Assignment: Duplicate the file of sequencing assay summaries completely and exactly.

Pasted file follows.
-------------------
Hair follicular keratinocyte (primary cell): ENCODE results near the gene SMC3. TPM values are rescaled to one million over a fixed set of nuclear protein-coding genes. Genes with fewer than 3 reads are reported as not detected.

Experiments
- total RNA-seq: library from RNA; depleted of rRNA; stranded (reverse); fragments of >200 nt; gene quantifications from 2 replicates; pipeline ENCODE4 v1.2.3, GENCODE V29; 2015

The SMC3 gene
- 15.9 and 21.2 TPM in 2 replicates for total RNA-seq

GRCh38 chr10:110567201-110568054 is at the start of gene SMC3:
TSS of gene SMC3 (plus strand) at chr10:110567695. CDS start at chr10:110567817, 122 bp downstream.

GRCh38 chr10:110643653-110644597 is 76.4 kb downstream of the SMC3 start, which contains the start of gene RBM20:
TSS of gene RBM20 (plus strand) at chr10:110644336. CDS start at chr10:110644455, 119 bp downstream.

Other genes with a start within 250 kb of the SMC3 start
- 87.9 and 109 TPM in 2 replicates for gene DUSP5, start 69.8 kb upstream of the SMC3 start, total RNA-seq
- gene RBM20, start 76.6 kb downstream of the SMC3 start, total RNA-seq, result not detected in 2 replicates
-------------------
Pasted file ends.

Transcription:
Hair follicular keratinocyte (primary cell): ENCODE results near the gene SMC3. TPM values are rescaled to one million over a fixed set of nuclear protein-coding genes. Genes with fewer than 3 reads are reported as not detected.

Experiments
- total RNA-seq: library from RNA; depleted of rRNA; stranded (reverse); fragments of >200 nt; gene quantifications from 2 replicates; pipeline ENCODE4 v1.2.3, GENCODE V29; 2015

The SMC3 gene
- 15.9 and 21.2 TPM in 2 replicates for total RNA-seq

GRCh38 chr10:110567201-110568054 is at the start of gene SMC3:
TSS of gene SMC3 (plus strand) at chr10:110567695. CDS start at chr10:110567817, 122 bp downstream.

GRCh38 chr10:110643653-110644597 is 76.4 kb downstream of the SMC3 start, which contains the start of gene RBM20:
TSS of gene RBM20 (plus strand) at chr10:110644336. CDS start at chr10:110644455, 119 bp downstream.

Other genes with a start within 250 kb of the SMC3 start
- 87.9 and 109 TPM in 2 replicates for gene DUSP5, start 69.8 kb upstream of the SMC3 start, total RNA-seq
- gene RBM20, start 76.6 kb downstream of the SMC3 start, total RNA-seq, result not detected in 2 replicates